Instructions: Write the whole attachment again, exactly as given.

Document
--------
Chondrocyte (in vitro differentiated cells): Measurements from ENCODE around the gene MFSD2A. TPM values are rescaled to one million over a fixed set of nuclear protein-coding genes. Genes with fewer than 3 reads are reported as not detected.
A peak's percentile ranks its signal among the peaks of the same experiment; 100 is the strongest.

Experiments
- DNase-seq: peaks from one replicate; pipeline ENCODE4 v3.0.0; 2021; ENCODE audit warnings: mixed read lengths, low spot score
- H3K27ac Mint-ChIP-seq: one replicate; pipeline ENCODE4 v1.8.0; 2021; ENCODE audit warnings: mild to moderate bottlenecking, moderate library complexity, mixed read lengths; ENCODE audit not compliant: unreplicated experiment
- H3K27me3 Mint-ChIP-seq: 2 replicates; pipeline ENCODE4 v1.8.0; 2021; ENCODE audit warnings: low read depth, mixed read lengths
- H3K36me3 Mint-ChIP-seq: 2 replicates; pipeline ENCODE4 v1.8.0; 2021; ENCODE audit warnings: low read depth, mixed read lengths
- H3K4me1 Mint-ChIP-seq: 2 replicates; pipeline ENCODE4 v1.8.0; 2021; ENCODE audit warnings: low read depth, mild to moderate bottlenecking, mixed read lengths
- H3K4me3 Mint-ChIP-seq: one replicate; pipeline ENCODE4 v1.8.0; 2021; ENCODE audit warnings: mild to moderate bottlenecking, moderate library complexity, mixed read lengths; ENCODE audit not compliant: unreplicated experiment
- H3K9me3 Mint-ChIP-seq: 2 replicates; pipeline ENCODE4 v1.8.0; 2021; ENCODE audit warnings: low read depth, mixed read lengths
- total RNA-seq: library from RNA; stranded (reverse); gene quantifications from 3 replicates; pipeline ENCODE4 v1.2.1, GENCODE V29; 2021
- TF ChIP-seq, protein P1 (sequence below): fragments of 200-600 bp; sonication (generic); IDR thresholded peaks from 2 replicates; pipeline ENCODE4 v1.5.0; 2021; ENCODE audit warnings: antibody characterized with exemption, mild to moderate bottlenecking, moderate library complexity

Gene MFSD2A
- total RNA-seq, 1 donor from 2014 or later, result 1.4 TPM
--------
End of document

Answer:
Chondrocyte (in vitro differentiated cells): Measurements from ENCODE around the gene MFSD2A. TPM values are rescaled to one million over a fixed set of nuclear protein-coding genes. Genes with fewer than 3 reads are reported as not detected.
A peak's percentile ranks its signal among the peaks of the same experiment; 100 is the strongest.

Experiments
- DNase-seq: peaks from one replicate; pipeline ENCODE4 v3.0.0; 2021; ENCODE audit warnings: mixed read lengths, low spot score
- H3K27ac Mint-ChIP-seq: one replicate; pipeline ENCODE4 v1.8.0; 2021; ENCODE audit warnings: mild to moderate bottlenecking, moderate library complexity, mixed read lengths; ENCODE audit not compliant: unreplicated experiment
- H3K27me3 Mint-ChIP-seq: 2 replicates; pipeline ENCODE4 v1.8.0; 2021; ENCODE audit warnings: low read depth, mixed read lengths
- H3K36me3 Mint-ChIP-seq: 2 replicates; pipeline ENCODE4 v1.8.0; 2021; ENCODE audit warnings: low read depth, mixed read lengths
- H3K4me1 Mint-ChIP-seq: 2 replicates; pipeline ENCODE4 v1.8.0; 2021; ENCODE audit warnings: low read depth, mild to moderate bottlenecking, mixed read lengths
- H3K4me3 Mint-ChIP-seq: one replicate; pipeline ENCODE4 v1.8.0; 2021; ENCODE audit warnings: mild to moderate bottlenecking, moderate library complexity, mixed read lengths; ENCODE audit not compliant: unreplicated experiment
- H3K9me3 Mint-ChIP-seq: 2 replicates; pipeline ENCODE4 v1.8.0; 2021; ENCODE audit warnings: low read depth, mixed read lengths
- total RNA-seq: library from RNA; stranded (reverse); gene quantifications from 3 replicates; pipeline ENCODE4 v1.2.1, GENCODE V29; 2021
- TF ChIP-seq, protein P1 (sequence below): fragments of 200-600 bp; sonication (generic); IDR thresholded peaks from 2 replicates; pipeline ENCODE4 v1.5.0; 2021; ENCODE audit warnings: antibody characterized with exemption, mild to moderate bottlenecking, moderate library complexity

Gene MFSD2A
- total RNA-seq, 1 donor from 2014 or later, result 1.4 TPM